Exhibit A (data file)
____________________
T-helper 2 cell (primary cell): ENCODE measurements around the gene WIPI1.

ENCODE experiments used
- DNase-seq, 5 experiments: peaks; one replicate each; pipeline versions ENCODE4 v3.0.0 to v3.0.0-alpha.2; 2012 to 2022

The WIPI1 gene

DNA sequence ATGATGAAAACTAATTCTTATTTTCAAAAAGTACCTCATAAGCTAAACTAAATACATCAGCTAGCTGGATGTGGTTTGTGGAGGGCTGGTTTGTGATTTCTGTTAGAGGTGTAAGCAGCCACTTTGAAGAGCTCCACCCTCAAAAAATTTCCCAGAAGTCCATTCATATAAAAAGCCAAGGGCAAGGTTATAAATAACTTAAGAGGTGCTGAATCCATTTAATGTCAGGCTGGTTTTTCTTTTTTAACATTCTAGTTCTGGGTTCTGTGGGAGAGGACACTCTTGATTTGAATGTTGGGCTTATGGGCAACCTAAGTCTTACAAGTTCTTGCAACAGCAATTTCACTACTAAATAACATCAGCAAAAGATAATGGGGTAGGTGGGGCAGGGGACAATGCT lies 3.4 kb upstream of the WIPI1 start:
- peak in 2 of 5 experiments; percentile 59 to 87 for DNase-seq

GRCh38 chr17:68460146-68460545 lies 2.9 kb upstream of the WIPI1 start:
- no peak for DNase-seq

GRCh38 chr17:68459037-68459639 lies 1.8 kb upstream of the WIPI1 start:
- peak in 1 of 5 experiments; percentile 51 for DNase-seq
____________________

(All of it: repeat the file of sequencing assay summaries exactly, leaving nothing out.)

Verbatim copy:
T-helper 2 cell (primary cell): ENCODE measurements around the gene WIPI1.

ENCODE experiments used
- DNase-seq, 5 experiments: peaks; one replicate each; pipeline versions ENCODE4 v3.0.0 to v3.0.0-alpha.2; 2012 to 2022

The WIPI1 gene

DNA sequence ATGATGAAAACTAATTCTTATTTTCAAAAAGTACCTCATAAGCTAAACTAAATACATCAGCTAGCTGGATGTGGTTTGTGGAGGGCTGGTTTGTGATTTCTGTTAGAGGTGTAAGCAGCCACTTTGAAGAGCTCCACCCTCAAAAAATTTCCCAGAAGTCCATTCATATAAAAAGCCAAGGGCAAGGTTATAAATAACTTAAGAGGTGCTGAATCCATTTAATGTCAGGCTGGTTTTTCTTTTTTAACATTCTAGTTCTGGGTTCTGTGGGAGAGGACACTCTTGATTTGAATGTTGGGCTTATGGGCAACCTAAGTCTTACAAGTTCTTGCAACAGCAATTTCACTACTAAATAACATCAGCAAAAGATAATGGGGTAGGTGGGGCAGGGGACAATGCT lies 3.4 kb upstream of the WIPI1 start:
- peak in 2 of 5 experiments; percentile 59 to 87 for DNase-seq

GRCh38 chr17:68460146-68460545 lies 2.9 kb upstream of the WIPI1 start:
- no peak for DNase-seq

GRCh38 chr17:68459037-68459639 lies 1.8 kb upstream of the WIPI1 start:
- peak in 1 of 5 experiments; percentile 51 for DNase-seq